Stephen Bailey: Should've Been A Popstar | Review by Helen Ackrill © Steve Ullathorne
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Stephen Bailey: Should've Been A Popstar

Note: This review is from 2015

Review by Helen Ackrill

Watching Stephen Bailey, one can’t help but feel a bit naughty. He lures his audience in with his loveable, ‘cheeky chappie’ routine, shocks them with flamboyant innuendo, and somehow manages to convince them they are the ones with the dirty minds.

Once he gets his observations out of the way about the choice of venue – he likens it to being in either a gay sauna or Hell – he launches into his show about confidence, and how to achieve it. Confidence, he says, is a constant learning process, much like stand-up, and comes from finding your own ‘wow’ factor. A huge amount of that comes from simply being yourself which for Bailey, as a gay youngster growing up on a tough council estate, was easier said than done.

easily with the audience, gossiping with the ladies and flirting with their boyfriends, until he remembers he has a show to do. Often he’ll ask the audience for help to remind him of his place, but it is purely rhetorical – Bailey knows exactly where he is, he just wants to see if the audience are paying attention. The few props he brings to link to his stories, such as his school-leaver’s notebook and a laminated black-belt certificate, feel unnecessary; his delivery is strong enough without them.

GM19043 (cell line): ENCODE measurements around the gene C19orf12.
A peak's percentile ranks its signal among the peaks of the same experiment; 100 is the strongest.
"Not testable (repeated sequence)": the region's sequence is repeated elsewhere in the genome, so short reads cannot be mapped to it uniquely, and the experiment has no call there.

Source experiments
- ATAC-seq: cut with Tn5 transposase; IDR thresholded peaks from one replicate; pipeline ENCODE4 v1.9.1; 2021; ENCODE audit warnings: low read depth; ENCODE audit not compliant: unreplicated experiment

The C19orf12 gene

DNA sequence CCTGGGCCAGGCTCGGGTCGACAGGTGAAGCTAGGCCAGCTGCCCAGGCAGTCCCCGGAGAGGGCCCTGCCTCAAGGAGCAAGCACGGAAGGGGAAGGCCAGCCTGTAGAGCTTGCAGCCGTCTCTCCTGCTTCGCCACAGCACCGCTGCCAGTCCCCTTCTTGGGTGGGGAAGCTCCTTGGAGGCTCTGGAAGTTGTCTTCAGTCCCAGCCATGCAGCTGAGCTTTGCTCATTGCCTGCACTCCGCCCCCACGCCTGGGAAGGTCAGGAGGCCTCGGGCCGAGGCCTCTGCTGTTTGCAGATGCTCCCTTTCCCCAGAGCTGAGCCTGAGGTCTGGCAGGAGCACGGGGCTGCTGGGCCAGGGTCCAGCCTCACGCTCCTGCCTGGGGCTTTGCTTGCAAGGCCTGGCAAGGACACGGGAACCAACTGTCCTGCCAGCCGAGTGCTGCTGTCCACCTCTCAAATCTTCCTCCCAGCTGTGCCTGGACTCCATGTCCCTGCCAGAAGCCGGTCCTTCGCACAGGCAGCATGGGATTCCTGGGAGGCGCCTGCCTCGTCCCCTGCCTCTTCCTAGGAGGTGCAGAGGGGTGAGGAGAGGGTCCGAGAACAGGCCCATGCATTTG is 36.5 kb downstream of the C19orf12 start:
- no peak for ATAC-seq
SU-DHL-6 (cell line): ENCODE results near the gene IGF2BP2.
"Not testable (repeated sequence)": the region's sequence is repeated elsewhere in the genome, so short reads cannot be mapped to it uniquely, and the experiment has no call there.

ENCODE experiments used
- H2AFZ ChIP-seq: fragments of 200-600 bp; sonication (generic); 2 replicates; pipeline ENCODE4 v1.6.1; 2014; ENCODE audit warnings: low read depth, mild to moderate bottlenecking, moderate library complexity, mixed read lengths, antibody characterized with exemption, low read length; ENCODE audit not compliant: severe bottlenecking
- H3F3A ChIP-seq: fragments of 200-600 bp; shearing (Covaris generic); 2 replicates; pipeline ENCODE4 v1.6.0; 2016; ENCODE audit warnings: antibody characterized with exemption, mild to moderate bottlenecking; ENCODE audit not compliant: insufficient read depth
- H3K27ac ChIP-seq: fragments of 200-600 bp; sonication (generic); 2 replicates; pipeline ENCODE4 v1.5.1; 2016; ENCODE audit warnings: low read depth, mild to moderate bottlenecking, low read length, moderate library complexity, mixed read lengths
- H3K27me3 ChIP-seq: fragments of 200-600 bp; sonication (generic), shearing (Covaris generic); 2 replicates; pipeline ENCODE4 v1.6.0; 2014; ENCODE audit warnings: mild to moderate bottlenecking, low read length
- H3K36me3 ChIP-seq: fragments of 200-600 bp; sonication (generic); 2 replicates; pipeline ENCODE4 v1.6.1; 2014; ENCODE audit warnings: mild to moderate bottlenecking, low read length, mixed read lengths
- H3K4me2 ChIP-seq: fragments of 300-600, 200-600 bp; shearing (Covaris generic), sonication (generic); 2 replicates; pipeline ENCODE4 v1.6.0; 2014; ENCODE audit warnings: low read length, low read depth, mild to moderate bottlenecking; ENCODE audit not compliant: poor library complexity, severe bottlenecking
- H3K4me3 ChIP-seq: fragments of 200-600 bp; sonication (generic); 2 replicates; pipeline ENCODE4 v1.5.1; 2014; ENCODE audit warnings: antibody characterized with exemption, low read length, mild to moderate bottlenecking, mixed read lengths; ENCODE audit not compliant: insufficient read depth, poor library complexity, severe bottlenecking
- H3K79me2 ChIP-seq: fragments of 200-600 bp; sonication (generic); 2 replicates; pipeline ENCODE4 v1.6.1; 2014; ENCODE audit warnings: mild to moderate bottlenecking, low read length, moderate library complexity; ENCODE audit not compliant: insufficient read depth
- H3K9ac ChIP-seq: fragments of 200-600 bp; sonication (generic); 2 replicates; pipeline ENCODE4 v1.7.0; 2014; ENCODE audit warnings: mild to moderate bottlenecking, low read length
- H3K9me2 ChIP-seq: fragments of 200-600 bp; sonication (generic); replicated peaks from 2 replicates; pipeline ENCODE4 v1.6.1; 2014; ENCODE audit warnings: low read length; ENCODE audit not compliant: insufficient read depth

Bailey is less in control when it comes to sexually explicit jokes: they are in no way controversial, but there were a couple of moments of audible inhaling when Bailey mentioned what he would do to one straight man he liked the look of in the front row. Those moments passed quickly with an apology, a cheeky smile, and a knowing wink. Other stories about his previous boyfriends and their break-ups aren’t nearly as funny as the ones about his short stint in boot camp in an attempt to get confidence through fitness – his demonstration of what he calls a press-up got a deafening round of applause.

He has a natural charm that allows the audience to forgive him for being crude, or going off on a tangent when telling stories, most of which are about his teenage relationship with his father and their constant warring over caravan holidays and heating bills. If he reigns in his smuttiness he will always have audiences eating out of the palm of his hand.

Review date: 12 Aug 2015
Reviewed by: Helen Ackrill
Reviewed at: Pleasance Courtyard

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